“Buenos dias,” says the teacher, and the kindergartners respond in kind. Then the youngsters begin their day’s work, identifying pictures as rojo and azul, and occasionally asking to go to the bano. But it is not a typical bilingual class for Spanish-speaking children. In fact, none of the 22 students in the class speaks Spanish — that is, none did until now.


The class in Detroit’s Fairbanks Elementary School is an experiment in reverse bilingualism. The children in the class will be taught everything — reading, math, science and social studies — exclusively in Spanish. Teacher Lydia Engels doesn’t even speak English to parents when their children are present — whether the parents understand or not. English will creep into classes in the second grade, but the students will continue with Spanish through the fifth grade.


The Fairbanks language-immersion program, the only one of its kind in the 200,000-student Detroit system, is a counterpart to the bilingual education provided for more than 1,500 Hispanic students in the city. Director of bilingual education Jaime de la Isla argues that the principle behind such instruction — “bridging the social isolation between the cultures” — must now be applied to English-speaking children as well. Educators have also come to believe that learning a foreign language can help a child understand his own. Research from the St. Lambert School Experiment in Montreal, for example, has shown that children in the bilingual-immersion program there learned English grammar better by first learning the structure and conjugation of French. And results from a similar effort in Milwaukee, where students learn in Spanish, French and German in magnet schools, suggest that average English-speaking students taught in a foreign language eventually perform better on standardized reading tests.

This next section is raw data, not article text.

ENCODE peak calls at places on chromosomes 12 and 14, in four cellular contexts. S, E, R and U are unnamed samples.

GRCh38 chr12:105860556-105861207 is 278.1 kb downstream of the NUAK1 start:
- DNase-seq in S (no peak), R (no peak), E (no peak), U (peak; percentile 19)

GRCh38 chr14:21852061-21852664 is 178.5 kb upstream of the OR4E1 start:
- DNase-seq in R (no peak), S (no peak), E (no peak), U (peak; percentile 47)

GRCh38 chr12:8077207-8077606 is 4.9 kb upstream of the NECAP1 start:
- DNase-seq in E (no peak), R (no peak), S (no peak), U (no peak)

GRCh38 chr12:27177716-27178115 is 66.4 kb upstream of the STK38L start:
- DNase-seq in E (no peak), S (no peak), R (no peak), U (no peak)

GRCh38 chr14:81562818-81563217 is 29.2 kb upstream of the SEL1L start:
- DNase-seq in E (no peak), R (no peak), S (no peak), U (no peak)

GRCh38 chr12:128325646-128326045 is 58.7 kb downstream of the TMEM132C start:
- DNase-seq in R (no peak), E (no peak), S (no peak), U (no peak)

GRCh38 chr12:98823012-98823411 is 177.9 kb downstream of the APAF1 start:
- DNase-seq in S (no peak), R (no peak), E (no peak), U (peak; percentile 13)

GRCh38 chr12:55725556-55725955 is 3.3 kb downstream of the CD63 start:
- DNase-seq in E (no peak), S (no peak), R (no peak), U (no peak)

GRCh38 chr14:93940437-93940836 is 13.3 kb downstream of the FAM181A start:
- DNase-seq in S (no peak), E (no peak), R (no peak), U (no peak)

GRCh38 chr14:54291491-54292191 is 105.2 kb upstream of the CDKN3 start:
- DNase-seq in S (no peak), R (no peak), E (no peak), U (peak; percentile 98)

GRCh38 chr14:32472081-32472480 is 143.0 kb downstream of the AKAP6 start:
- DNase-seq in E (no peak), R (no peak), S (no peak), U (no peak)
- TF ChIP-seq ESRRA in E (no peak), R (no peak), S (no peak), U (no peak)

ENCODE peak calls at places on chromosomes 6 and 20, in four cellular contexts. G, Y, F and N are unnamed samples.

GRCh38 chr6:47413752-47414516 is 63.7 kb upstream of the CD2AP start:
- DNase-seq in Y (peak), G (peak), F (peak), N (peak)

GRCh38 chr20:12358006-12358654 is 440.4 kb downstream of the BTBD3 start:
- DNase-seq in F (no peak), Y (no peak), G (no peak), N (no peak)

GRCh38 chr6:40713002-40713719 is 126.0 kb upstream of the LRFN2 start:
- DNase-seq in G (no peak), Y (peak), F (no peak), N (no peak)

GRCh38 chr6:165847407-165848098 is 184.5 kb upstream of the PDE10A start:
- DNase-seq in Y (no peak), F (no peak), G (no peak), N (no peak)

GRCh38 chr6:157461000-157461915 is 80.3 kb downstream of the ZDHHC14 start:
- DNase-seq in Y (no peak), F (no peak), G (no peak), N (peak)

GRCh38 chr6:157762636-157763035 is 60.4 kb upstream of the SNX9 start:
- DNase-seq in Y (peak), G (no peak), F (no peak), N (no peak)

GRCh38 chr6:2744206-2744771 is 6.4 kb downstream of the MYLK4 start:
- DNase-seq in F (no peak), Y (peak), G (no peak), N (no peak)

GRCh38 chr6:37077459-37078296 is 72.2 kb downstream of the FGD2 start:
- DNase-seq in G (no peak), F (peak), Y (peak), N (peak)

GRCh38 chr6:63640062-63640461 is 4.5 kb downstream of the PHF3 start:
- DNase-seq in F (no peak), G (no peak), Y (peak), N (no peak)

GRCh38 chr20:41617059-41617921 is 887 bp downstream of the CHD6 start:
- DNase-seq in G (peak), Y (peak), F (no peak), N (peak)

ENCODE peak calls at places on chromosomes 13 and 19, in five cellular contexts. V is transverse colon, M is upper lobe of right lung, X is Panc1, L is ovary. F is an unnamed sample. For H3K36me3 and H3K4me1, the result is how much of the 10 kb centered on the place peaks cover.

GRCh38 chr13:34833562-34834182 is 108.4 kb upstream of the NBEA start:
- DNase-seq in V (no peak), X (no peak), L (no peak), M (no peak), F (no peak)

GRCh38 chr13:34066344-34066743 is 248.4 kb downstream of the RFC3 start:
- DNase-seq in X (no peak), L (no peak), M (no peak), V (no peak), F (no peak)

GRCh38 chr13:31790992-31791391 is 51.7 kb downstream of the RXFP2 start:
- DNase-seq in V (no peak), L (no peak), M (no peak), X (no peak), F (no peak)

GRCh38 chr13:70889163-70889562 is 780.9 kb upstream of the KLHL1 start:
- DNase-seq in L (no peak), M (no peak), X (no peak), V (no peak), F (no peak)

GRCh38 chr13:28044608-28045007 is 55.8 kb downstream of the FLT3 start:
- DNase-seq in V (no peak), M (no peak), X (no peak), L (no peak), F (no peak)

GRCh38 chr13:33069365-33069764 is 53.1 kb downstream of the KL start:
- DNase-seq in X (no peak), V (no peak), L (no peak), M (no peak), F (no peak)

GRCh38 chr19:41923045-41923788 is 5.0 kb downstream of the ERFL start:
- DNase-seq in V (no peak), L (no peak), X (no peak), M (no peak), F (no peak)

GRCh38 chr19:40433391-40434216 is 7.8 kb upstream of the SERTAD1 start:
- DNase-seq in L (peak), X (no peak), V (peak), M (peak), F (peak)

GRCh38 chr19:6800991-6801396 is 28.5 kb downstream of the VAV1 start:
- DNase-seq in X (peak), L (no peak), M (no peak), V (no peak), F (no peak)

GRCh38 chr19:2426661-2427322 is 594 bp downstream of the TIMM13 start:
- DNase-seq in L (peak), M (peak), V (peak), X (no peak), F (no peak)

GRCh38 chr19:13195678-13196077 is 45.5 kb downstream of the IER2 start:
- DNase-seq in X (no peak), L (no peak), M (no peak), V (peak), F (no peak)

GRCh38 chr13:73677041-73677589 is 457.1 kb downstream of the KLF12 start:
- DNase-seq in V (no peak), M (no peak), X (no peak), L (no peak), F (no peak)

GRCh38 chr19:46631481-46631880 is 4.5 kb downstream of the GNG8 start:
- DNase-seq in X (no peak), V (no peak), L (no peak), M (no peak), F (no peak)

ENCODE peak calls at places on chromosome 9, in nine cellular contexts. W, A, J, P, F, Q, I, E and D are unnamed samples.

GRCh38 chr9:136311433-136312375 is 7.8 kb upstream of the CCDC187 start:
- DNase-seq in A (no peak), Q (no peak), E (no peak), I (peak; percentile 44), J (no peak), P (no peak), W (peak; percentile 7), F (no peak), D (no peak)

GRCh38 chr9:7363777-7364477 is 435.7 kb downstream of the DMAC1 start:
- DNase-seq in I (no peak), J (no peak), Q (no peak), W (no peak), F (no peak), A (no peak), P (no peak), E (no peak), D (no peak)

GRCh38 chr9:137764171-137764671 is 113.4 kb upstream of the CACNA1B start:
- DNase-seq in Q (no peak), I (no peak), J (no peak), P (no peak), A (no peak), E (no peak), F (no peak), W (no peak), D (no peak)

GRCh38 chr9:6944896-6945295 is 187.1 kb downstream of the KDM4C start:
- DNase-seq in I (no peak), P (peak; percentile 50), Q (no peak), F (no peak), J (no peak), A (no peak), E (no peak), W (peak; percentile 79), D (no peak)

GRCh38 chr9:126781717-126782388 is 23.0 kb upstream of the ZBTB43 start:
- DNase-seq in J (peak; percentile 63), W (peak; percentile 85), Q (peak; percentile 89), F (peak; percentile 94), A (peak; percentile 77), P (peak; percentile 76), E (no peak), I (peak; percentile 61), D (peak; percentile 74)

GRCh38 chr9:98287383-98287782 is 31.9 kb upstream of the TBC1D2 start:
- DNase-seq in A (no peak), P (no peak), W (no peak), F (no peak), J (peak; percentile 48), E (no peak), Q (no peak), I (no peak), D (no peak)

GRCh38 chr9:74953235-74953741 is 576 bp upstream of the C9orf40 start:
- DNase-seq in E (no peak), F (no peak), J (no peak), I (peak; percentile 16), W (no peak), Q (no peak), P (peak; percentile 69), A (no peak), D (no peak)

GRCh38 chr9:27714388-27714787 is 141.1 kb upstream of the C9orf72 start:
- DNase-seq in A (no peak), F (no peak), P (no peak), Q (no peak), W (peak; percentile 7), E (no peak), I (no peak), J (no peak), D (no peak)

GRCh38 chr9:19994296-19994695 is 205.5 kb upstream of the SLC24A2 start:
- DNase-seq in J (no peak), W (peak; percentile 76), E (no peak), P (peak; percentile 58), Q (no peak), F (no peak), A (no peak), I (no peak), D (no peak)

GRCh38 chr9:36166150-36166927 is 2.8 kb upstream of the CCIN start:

Students are not selected for the Fairbanks class because of any special aptitude for languages, although all had at least average scores on comprehension tests. The only qualification is that the students’ parents must agree to leave them in the program for six years. The parents also commit themselves to eight hours of workshops at the school each week so they can reinforce the language at home. Though some parents and school officials opposed the language program for fear of confusing the children, it was parental demand that first brought about the project. Fairbanks, a school of about 266 pupils in a deteriorating neighborhood, had been losing enrollment; programs like the language class and computer education became inducements to stay.


Challenge: So far, families who chose the bilingual class seem pleased. “I had a neighbor ask me why I was stepping out of my league,” says Mary Ferguson, whose granddaughter Sha’-Keva is in the class. “Wasn’t it enough for her to learn English? I say it is a challenge. If learning a language can help her find a job or advance her education, this program will be a major success.” Ferguson herself has enrolled in a refresher Spanish course at a local community college. Pamela Rooker says that she has noticed a favorable change in her son Ronald since he has been in the bilingual class. “He used to spend time dancing like Michael Jackson and talking like Mr. T,” she says. “Now he has an identity of his own, something special the other kids in the neighborhood don’t have, and he feels proud that he can teach them.”


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